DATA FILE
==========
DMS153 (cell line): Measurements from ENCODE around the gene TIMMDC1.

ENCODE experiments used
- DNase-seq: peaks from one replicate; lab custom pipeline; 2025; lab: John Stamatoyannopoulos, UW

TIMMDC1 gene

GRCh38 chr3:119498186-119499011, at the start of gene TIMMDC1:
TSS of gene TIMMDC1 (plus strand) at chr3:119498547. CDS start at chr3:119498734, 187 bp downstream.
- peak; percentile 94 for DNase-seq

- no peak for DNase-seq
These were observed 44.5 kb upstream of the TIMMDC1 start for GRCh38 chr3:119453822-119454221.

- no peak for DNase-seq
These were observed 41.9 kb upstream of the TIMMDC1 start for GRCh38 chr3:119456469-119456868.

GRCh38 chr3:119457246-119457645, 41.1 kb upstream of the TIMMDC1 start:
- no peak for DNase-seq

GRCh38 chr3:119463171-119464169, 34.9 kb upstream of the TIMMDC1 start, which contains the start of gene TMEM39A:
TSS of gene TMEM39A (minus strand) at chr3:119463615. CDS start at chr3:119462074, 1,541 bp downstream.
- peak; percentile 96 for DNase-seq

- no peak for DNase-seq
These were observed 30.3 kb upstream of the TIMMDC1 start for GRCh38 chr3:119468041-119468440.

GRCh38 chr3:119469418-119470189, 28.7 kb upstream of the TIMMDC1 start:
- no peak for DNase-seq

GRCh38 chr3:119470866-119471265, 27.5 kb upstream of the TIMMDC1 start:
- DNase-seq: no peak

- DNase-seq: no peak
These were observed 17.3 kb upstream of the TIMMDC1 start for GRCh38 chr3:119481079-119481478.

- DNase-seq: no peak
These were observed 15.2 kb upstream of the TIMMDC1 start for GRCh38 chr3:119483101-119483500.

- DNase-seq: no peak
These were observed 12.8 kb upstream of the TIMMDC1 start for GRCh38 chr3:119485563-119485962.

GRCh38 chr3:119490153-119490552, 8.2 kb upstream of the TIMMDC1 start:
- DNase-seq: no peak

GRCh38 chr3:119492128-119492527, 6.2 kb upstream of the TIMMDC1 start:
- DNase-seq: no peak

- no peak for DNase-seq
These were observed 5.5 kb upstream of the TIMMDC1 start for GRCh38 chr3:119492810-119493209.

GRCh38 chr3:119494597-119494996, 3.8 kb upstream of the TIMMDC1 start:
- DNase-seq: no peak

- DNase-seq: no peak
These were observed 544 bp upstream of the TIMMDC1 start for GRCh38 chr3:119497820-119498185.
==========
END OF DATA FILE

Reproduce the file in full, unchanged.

DMS153 (cell line): Measurements from ENCODE around the gene TIMMDC1.

ENCODE experiments used
- DNase-seq: peaks from one replicate; lab custom pipeline; 2025; lab: John Stamatoyannopoulos, UW

TIMMDC1 gene

GRCh38 chr3:119498186-119499011, at the start of gene TIMMDC1:
TSS of gene TIMMDC1 (plus strand) at chr3:119498547. CDS start at chr3:119498734, 187 bp downstream.
- peak; percentile 94 for DNase-seq

- no peak for DNase-seq
These were observed 44.5 kb upstream of the TIMMDC1 start for GRCh38 chr3:119453822-119454221.

- no peak for DNase-seq
These were observed 41.9 kb upstream of the TIMMDC1 start for GRCh38 chr3:119456469-119456868.

GRCh38 chr3:119457246-119457645, 41.1 kb upstream of the TIMMDC1 start:
- no peak for DNase-seq

GRCh38 chr3:119463171-119464169, 34.9 kb upstream of the TIMMDC1 start, which contains the start of gene TMEM39A:
TSS of gene TMEM39A (minus strand) at chr3:119463615. CDS start at chr3:119462074, 1,541 bp downstream.
- peak; percentile 96 for DNase-seq

- no peak for DNase-seq
These were observed 30.3 kb upstream of the TIMMDC1 start for GRCh38 chr3:119468041-119468440.

GRCh38 chr3:119469418-119470189, 28.7 kb upstream of the TIMMDC1 start:
- no peak for DNase-seq

GRCh38 chr3:119470866-119471265, 27.5 kb upstream of the TIMMDC1 start:
- DNase-seq: no peak

- DNase-seq: no peak
These were observed 17.3 kb upstream of the TIMMDC1 start for GRCh38 chr3:119481079-119481478.

- DNase-seq: no peak
These were observed 15.2 kb upstream of the TIMMDC1 start for GRCh38 chr3:119483101-119483500.

- DNase-seq: no peak
These were observed 12.8 kb upstream of the TIMMDC1 start for GRCh38 chr3:119485563-119485962.

GRCh38 chr3:119490153-119490552, 8.2 kb upstream of the TIMMDC1 start:
- DNase-seq: no peak

GRCh38 chr3:119492128-119492527, 6.2 kb upstream of the TIMMDC1 start:
- DNase-seq: no peak

- no peak for DNase-seq
These were observed 5.5 kb upstream of the TIMMDC1 start for GRCh38 chr3:119492810-119493209.

GRCh38 chr3:119494597-119494996, 3.8 kb upstream of the TIMMDC1 start:
- DNase-seq: no peak

- DNase-seq: no peak
These were observed 544 bp upstream of the TIMMDC1 start for GRCh38 chr3:119497820-119498185.